‘Bad Brad’ to Racer Dad
Since deciding to become a professional sportsman racer at the age of 23, Brad Plourd has been a staple in the uber-competitive sportsman classes while traveling the NHRA circuit. Known for victories like his double-up in Stock and Super Comp at the O’Reilly Auto Parts Northwest Nationals in 2012, Plourd feels he is driving better than ever and has two important people joining him at the races that make the wins that more sweet.
Since taking the plunge to make a living as a sportman racer, Brad has been a weekend warrior – traveling to racetracks across the country and earning his living on the drag strip. Now, with wife Katie and six-month-old son Paxton by his side, Plourd has transitioned into a new phase of his racing career.
“There were times when I would leave for three or four weeks at a time and now it’s one weekend at a time and then I come home,” says Plourd. “Generally at national events, my wife is able to come out and, luckily, she gets weekends off. Usually she gets off on Thursday afternoon so we drive late into the night and we do parking and tech early on Friday before qualifying and we make it happen. She’s so good with Paxton during the day while I’m racing and working on the cars.”
Racing with his wife and son has brought a lot of joy into Plourd’s racing successes, but he remembers a time when going to the races was purely to make a paycheck in order to keep racing.
“When I decided to go race full time, winning the races I went to was important to earn a living. I would go to races praying I would win at least some money. At that time, I had a home back in Seattle, Washington, but I didn’t have a lot of expenses at home so I was able to do it. At one point, I had the idea to run two cars and I kind of got in over my head for a little bit and all I could do was bank on that next win. That really takes a toll on you and your racing because you’re basically showing up to the track almost needing to win and we all know how hard that is. Drag Racing is extreme luck and skill combined – there are literally no guarantees. This sport, honestly, is almost like gambling in a way – you have to take your skill and hope it’s better than the other guy/gal’s skill and that you’re lucky enough to come out with the win. You need both – skill and luck.”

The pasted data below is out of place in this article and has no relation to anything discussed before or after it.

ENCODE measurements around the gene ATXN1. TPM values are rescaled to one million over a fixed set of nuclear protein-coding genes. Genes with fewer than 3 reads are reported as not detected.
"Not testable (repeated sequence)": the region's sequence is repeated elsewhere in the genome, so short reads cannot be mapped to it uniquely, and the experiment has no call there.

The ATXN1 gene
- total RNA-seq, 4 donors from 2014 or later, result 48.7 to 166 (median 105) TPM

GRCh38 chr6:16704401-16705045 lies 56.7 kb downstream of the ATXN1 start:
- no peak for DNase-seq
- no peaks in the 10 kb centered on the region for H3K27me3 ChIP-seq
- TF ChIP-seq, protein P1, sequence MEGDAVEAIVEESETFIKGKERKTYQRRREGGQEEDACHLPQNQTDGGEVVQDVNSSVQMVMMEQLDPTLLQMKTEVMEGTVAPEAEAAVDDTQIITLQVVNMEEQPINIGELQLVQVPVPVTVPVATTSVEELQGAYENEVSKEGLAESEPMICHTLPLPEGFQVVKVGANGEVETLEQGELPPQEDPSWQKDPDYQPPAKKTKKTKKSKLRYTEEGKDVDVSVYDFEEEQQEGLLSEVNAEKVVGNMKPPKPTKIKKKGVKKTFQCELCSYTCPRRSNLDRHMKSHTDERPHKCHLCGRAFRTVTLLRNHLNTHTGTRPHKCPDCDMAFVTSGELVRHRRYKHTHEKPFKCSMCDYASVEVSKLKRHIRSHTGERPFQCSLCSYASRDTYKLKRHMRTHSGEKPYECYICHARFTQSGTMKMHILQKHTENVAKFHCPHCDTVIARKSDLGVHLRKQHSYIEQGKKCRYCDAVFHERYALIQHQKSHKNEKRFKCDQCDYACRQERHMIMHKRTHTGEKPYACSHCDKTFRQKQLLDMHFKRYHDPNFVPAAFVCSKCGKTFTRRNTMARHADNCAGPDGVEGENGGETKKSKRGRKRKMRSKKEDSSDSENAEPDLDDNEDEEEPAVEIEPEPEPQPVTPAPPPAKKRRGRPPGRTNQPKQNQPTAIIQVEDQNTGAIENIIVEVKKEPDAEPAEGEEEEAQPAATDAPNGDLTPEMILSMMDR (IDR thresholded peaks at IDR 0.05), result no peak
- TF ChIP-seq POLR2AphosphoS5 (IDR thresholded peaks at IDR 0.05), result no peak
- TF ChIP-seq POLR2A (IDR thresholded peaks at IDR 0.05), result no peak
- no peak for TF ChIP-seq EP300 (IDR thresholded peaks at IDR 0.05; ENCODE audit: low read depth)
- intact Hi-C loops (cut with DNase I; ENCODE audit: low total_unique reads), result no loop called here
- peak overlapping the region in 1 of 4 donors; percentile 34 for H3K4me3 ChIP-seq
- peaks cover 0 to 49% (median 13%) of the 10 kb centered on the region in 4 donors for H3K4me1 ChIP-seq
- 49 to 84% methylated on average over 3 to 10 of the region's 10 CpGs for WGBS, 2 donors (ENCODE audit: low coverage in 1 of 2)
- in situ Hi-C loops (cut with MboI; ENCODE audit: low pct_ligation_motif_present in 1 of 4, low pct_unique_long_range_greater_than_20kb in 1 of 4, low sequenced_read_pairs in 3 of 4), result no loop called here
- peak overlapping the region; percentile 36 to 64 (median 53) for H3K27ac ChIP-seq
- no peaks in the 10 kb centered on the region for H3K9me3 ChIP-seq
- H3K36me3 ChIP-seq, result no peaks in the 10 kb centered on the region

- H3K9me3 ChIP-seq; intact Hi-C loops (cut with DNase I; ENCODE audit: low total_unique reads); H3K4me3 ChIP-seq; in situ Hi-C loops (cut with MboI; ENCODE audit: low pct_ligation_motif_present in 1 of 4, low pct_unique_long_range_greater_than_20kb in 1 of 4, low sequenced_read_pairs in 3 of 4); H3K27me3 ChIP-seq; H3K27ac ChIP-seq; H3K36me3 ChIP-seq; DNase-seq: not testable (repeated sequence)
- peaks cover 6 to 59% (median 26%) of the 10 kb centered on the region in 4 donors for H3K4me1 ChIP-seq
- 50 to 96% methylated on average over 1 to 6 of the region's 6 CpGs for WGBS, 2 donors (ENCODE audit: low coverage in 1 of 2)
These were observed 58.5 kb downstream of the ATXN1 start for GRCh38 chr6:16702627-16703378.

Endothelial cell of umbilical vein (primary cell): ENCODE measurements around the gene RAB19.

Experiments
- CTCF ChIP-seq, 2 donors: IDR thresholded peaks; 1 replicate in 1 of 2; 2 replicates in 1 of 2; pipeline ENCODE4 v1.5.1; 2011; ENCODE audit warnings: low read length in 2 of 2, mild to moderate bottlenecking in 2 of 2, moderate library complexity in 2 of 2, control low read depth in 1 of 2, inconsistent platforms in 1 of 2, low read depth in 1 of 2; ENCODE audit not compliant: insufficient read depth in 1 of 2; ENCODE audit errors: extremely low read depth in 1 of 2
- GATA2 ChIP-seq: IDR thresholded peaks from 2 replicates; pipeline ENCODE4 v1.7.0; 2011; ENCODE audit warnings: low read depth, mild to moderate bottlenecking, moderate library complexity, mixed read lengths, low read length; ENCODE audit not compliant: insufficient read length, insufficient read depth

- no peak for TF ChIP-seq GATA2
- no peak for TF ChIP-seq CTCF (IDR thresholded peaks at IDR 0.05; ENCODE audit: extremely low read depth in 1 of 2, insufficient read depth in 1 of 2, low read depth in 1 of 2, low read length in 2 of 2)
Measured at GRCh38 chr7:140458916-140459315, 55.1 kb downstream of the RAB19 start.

Plourd thanks Lucas Oil for being there and supporting him since the beginning. The partnership started with a small amount of help and has blossomed into a big time partnership with Plourd. The assistance from Lucas Oil has allowed Brad to focus on his racing instead of the pressure of having to win the “Happy Gilmore Check” at the end of the weekend in order to continue racing.
“When I got married, I wanted to slow down on racing a little bit because I didn’t want to be on the road as much anymore,” he says. “When you have a home base with a beautiful wife at home like Katie, you don’t want to be gone long.”
The birth of their son Paxton has opened Plourd’s eyes to a new chapter of his racing career.
“I’m not that kid driving across the country anymore,” Plourd admits. “I feel like I’m driving as good as I’ve ever driven and I feel partly a reason for that is I know I have a beautiful wife and beautiful son when I come back to the pits. Racing is still very important to me, but racing is secondary to my family. Racing has been my whole life for as long as I can remember, but I feel like the pressure is off now because I get to come home to them.”
Although Plourd’s priorities have shifted since his early years in the sport, he still feels he’s growing in his driving and the best is yet to come.
“Every time I go out, I feel like I’m getting better,” says Plourd. “That’s weird to say because about five years ago, I thought I knew everything, but now I think I learn something new every run I make. The results may not show it all the time, but I’m racing better than I’ve ever raced before.”
As for if Paxton will be encouraged to race when he becomes of age, Plourd says he will gladly turn over the keys to his blue 1966 Nova to his son when he’s ready.
“The blue Nova is my baby,” he says. “I’ve had it since I was in high school. We’ve already given the car to Paxton and when he’s ready to race, it’s all his. Around here, he can race locally when he’s young; you don’t have to be 16. We’ll get him in the car earlier than most kids if he wants to.”
Plourd couldn’t imagine racing without the love and support of his wife, Katie, and his parents Bernie and Ronna, as well as his in-laws, Richard and Pam Yeager, but he’s tremendously grateful for the companies that have stuck by his side through the years, including Lucas Oil, Hoosier Tire, BTE Transmission and Converters, and Huntsville Engine.
“The driver always gets the glory, I guess,” says Plourd, “but I know I couldn’t do it without all these great people around me.”
Story by Sadie Floyd